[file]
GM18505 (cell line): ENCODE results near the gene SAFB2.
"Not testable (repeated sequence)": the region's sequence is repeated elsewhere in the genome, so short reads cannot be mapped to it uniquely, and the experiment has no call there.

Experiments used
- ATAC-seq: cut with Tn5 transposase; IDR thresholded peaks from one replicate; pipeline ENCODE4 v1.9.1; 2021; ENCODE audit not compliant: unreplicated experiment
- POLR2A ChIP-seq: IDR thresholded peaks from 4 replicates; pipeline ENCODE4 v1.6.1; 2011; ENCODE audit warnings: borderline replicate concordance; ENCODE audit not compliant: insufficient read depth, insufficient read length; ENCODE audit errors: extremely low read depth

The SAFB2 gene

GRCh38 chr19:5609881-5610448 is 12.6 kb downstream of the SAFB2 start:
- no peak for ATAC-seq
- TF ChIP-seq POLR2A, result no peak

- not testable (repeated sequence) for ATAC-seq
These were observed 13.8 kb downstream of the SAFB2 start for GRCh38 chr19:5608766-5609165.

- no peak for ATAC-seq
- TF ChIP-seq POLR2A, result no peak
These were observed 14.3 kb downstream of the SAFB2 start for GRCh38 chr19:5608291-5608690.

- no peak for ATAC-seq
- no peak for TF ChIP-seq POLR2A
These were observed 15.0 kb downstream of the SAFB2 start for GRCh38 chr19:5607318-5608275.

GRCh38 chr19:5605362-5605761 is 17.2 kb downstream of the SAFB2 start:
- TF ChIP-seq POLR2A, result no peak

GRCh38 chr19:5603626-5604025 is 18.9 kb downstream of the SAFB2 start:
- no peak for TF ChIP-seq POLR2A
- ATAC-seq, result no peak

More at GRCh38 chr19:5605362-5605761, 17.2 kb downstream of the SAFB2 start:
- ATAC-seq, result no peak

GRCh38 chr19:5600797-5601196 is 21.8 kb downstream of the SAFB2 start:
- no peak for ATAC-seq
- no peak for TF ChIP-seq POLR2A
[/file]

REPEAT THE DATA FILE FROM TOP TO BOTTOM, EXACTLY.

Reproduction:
GM18505 (cell line): ENCODE results near the gene SAFB2.
"Not testable (repeated sequence)": the region's sequence is repeated elsewhere in the genome, so short reads cannot be mapped to it uniquely, and the experiment has no call there.

Experiments used
- ATAC-seq: cut with Tn5 transposase; IDR thresholded peaks from one replicate; pipeline ENCODE4 v1.9.1; 2021; ENCODE audit not compliant: unreplicated experiment
- POLR2A ChIP-seq: IDR thresholded peaks from 4 replicates; pipeline ENCODE4 v1.6.1; 2011; ENCODE audit warnings: borderline replicate concordance; ENCODE audit not compliant: insufficient read depth, insufficient read length; ENCODE audit errors: extremely low read depth

The SAFB2 gene

GRCh38 chr19:5609881-5610448 is 12.6 kb downstream of the SAFB2 start:
- no peak for ATAC-seq
- TF ChIP-seq POLR2A, result no peak

- not testable (repeated sequence) for ATAC-seq
These were observed 13.8 kb downstream of the SAFB2 start for GRCh38 chr19:5608766-5609165.

- no peak for ATAC-seq
- TF ChIP-seq POLR2A, result no peak
These were observed 14.3 kb downstream of the SAFB2 start for GRCh38 chr19:5608291-5608690.

- no peak for ATAC-seq
- no peak for TF ChIP-seq POLR2A
These were observed 15.0 kb downstream of the SAFB2 start for GRCh38 chr19:5607318-5608275.

GRCh38 chr19:5605362-5605761 is 17.2 kb downstream of the SAFB2 start:
- TF ChIP-seq POLR2A, result no peak

GRCh38 chr19:5603626-5604025 is 18.9 kb downstream of the SAFB2 start:
- no peak for TF ChIP-seq POLR2A
- ATAC-seq, result no peak

More at GRCh38 chr19:5605362-5605761, 17.2 kb downstream of the SAFB2 start:
- ATAC-seq, result no peak

GRCh38 chr19:5600797-5601196 is 21.8 kb downstream of the SAFB2 start:
- no peak for ATAC-seq
- no peak for TF ChIP-seq POLR2A